I like our chances on single payer because it’s now so obvious how irremediably broken our system is, and the house of cards will eventually fall. It’s all about perseverance and timing.

James G. Kahn, M.D., M.P.H., is a professor at the Philip R. Lee Institute for Health Policy Studies, Global Health Services, and the Department of Epidemiology and Biostatistics, all at the University of California, San Francisco. He is also past president of the California chapter of Physicians for a National Health Program.

Comments

6 Responses to “Winning Medicare for All? “I Like Our Chances””
  1. The estimate that 60% of the National Health Care Bill due to Government striking. Have you got a link to a breakdown of that you could give us? Also, wouldn’t the $1.68 Trillion paid for by Government still have to supplemented by about $220 Billion to pay for something like HR 676, enhanced Medicare for All? I’m assuming here that after HR 676 we’d be able to cut total costs to about 12% of GDP, about what Canada spends, but no less than that.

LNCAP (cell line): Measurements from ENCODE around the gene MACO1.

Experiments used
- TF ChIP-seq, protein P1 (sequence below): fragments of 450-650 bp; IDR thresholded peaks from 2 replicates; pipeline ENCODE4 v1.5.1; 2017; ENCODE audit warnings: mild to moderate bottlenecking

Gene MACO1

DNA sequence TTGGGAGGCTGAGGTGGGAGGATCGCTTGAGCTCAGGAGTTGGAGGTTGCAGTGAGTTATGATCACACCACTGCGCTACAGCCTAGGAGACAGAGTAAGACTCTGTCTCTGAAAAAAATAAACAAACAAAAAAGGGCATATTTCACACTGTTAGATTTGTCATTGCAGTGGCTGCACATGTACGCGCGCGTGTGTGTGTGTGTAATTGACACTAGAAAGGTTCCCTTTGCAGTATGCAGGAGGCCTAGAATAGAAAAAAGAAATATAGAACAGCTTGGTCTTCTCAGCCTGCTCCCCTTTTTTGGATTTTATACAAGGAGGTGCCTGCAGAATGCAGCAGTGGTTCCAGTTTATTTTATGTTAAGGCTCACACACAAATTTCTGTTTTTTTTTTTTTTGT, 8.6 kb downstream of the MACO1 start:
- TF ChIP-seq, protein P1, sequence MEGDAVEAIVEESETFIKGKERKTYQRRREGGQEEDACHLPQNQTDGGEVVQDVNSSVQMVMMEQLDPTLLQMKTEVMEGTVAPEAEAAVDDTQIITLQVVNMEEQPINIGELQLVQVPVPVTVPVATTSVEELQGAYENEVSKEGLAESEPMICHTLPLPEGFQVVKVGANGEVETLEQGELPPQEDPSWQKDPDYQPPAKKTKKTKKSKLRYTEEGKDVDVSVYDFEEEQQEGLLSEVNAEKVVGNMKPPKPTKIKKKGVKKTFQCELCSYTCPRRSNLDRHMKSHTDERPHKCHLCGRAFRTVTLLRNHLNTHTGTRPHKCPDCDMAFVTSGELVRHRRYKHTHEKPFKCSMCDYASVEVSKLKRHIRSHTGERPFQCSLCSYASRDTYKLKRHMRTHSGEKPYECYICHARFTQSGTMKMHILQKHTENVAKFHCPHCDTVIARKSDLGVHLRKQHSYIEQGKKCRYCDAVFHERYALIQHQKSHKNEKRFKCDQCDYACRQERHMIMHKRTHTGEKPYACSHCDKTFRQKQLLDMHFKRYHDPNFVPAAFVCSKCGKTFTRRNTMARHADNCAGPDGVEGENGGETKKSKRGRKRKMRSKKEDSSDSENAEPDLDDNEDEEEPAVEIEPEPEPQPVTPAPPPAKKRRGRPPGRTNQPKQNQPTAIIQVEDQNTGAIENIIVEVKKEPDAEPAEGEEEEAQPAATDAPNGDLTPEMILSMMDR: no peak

The other $220B would be no trouble to pay for; if the Government were willing to use the method advocated here: http://amzn.to/Z7kG5q

  2. Alan E Singer says:

    I have lived 8 yrs in US, 28 in UK and 25 in NZ. The US health insurance system is a tragedy. In NZ and UK no-one worries about getting needed treatment. If you’re busted you will be fixed, discharged when ready, to get on with enjoying life or making $. No paperwork, no problem. If an individual wants a super-luxury health service in NZ or UK, when he has the ability to pay, he can still buy private insurance for service from private “providers” and its cheap. People overseas see that Americans are unwilling to take some responsibility for their own sick fellow citizens and that it’s every individual for themselves. They see health CEOs walk away with millions each year, whilst working people get billed 450K (Time article) What a disgrace.
    According to the most credible sources, Medicare for all, which is basically what NZ and Uk have, would save a ton of money and help the US economy. People would be freed from a constant worry and burden. Those who oppose Medicare -for- all are harming 100s of millions of people, economically and with respect to their quality of life.

  3. ter badger says: